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Management Strategy Perspectives and Paradoxes - Essay Example

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This paper demonstrates an insightful study into the concept of competitive advantage for the success of an organisation in today's competitive environment. The contemporary business environment is marked with rapid transformation in terms of opportunities and threats…
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Management Strategy Perspectives and Paradoxes
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Download file to see previous pages In such environ, it is important for an organisation to find a 'differential aspect' of its product or service in order to survive the market competencies, otherwise the organisation will be driven out of the business ruthlessly.
"Having a competitive advantage is like having a gun in knife fight". The paper explores this statement and illustrates the key factors through which a firm can attain this competitive gun while all the competitors remain fighting with their competitive knives. It goes for a gross understanding of the term 'competitive advantage', realising how it can be interpreted as 'a gun in the knife fight', plus analysing and examining a bunch of important issues underlying this concept.
The focus of this paper remains to be the factors that need to be addressed by an organisation in its quest to dig out a competitive advantage to create and maintain its position in the market that is unbeatable for its competitors in a specific point in time. There happen to be several areas where a firm can manage to obtain a competitive advantage against its competitors. These areas are discussed in this paper with the help of the literature available on the given subject.
"Having a competitive advantage is like having a gun in a knife fight". Consider a fight in which everybody has got a knife as weapon and using it in all ways to win the battle. During this fight, one of the fighters manages to acquire a gun. A gun in a knife fight implies having a weapon or an advantage through which any battle or competition could be won in way that nobody else could be able to claim victory for a long time. In the context of businesses, this statement entails having a competitive advantage or that aspect of an organisation, which can be utilised to fight the battle of competition and gain a superior weapon over other competitors. An exploration of this statement first of all lies in a profound understanding of the term competitive advantage and the necessary issues associated with it. The statement will be explored further in the paper after an illustration of what actually is meant by the term 'competitive advantage'.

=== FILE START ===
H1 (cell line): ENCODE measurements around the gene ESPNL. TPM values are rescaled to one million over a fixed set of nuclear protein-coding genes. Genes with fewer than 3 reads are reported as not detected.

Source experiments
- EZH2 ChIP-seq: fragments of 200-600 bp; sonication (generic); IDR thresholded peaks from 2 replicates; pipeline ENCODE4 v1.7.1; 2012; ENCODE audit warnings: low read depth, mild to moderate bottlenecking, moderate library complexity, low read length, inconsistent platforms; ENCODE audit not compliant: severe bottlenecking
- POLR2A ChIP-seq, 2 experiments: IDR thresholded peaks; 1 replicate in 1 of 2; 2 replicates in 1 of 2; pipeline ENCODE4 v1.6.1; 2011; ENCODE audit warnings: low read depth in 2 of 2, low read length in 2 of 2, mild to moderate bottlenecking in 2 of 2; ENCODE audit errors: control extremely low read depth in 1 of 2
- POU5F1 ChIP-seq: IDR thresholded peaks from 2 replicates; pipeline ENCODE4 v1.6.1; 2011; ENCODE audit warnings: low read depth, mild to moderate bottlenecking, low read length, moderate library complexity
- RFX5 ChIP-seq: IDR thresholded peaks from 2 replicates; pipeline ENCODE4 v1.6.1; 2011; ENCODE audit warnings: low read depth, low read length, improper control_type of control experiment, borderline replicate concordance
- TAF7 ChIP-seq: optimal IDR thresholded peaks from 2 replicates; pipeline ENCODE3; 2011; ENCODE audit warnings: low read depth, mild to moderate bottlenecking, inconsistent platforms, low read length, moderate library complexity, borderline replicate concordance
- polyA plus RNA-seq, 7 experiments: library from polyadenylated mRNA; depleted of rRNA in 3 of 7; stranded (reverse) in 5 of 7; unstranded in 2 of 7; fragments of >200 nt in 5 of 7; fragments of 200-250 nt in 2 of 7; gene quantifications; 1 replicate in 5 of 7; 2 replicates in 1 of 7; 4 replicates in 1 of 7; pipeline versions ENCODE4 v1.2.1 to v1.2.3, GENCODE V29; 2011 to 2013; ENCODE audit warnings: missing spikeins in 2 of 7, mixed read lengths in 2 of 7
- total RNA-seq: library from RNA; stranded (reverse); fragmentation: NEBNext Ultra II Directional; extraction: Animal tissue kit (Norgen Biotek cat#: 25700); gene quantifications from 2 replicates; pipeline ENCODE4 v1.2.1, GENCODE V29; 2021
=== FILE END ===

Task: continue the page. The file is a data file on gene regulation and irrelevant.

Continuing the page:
A competitive advantage is simply an aspect of the organisation that it possesses or offers to the customers. In order for an organisational aspect to constitute as a 'competitive advantage', it has to be unique in the market not adopted by any other current or potential firm in the market. This phenomenon can also be understood in the words of Barney (1991, p102) as, "a firm is said to have competitive advantage when it is implementing a value creating strategy not simultaneously being implemented by any current or potential competitors". This value strategy can be in any form, as long as it is providing benefit to the customers and the organisation directly or indirectly. For instance, if a firm manages to produce its products at a lower cost than all other firms in the market, it is a direct benefit to the customer in the form of reduced prices and an indirect benefit to the organisation in the shape of enhanced sales. This can only become possible when the firm has identified unique ways to lower the product costs, either unknown or inapplicable to other firms.

Porter (1985, p3) illustrates the conception of competitive advantage as the ability of a firm to create value for its customers in a way that proposes more benefit ...Download file to see next pagesRead More
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